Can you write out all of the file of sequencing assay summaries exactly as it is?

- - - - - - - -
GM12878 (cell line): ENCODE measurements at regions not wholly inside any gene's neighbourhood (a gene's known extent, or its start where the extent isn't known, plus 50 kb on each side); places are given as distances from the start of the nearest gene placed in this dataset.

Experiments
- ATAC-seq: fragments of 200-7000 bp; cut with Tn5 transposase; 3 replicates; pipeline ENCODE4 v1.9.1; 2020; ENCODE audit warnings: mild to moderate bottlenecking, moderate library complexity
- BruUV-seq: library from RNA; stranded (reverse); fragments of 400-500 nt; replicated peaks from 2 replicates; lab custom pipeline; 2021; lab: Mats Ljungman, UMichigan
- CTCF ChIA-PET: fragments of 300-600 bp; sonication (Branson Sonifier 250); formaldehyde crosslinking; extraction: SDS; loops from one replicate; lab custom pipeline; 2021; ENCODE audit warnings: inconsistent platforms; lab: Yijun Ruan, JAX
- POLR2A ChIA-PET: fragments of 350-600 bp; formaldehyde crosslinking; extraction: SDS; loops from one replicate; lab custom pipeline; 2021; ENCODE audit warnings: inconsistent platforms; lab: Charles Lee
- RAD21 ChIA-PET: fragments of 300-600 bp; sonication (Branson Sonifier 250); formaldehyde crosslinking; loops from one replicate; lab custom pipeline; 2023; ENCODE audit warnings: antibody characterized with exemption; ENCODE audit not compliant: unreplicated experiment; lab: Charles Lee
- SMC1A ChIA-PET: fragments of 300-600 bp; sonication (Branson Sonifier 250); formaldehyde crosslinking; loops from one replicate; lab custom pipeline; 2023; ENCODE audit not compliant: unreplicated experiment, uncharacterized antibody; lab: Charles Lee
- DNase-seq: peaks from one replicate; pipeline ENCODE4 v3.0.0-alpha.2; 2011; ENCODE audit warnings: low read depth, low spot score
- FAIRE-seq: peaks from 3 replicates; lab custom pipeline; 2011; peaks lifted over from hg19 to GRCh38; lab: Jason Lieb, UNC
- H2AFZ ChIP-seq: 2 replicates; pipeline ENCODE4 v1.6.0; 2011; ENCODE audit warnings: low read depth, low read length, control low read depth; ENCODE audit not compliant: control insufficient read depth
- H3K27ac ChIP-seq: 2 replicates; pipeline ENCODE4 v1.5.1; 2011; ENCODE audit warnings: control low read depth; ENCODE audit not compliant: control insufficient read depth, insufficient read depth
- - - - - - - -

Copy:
GM12878 (cell line): ENCODE measurements at regions not wholly inside any gene's neighbourhood (a gene's known extent, or its start where the extent isn't known, plus 50 kb on each side); places are given as distances from the start of the nearest gene placed in this dataset.

Experiments
- ATAC-seq: fragments of 200-7000 bp; cut with Tn5 transposase; 3 replicates; pipeline ENCODE4 v1.9.1; 2020; ENCODE audit warnings: mild to moderate bottlenecking, moderate library complexity
- BruUV-seq: library from RNA; stranded (reverse); fragments of 400-500 nt; replicated peaks from 2 replicates; lab custom pipeline; 2021; lab: Mats Ljungman, UMichigan
- CTCF ChIA-PET: fragments of 300-600 bp; sonication (Branson Sonifier 250); formaldehyde crosslinking; extraction: SDS; loops from one replicate; lab custom pipeline; 2021; ENCODE audit warnings: inconsistent platforms; lab: Yijun Ruan, JAX
- POLR2A ChIA-PET: fragments of 350-600 bp; formaldehyde crosslinking; extraction: SDS; loops from one replicate; lab custom pipeline; 2021; ENCODE audit warnings: inconsistent platforms; lab: Charles Lee
- RAD21 ChIA-PET: fragments of 300-600 bp; sonication (Branson Sonifier 250); formaldehyde crosslinking; loops from one replicate; lab custom pipeline; 2023; ENCODE audit warnings: antibody characterized with exemption; ENCODE audit not compliant: unreplicated experiment; lab: Charles Lee
- SMC1A ChIA-PET: fragments of 300-600 bp; sonication (Branson Sonifier 250); formaldehyde crosslinking; loops from one replicate; lab custom pipeline; 2023; ENCODE audit not compliant: unreplicated experiment, uncharacterized antibody; lab: Charles Lee
- DNase-seq: peaks from one replicate; pipeline ENCODE4 v3.0.0-alpha.2; 2011; ENCODE audit warnings: low read depth, low spot score
- FAIRE-seq: peaks from 3 replicates; lab custom pipeline; 2011; peaks lifted over from hg19 to GRCh38; lab: Jason Lieb, UNC
- H2AFZ ChIP-seq: 2 replicates; pipeline ENCODE4 v1.6.0; 2011; ENCODE audit warnings: low read depth, low read length, control low read depth; ENCODE audit not compliant: control insufficient read depth
- H3K27ac ChIP-seq: 2 replicates; pipeline ENCODE4 v1.5.1; 2011; ENCODE audit warnings: control low read depth; ENCODE audit not compliant: control insufficient read depth, insufficient read depth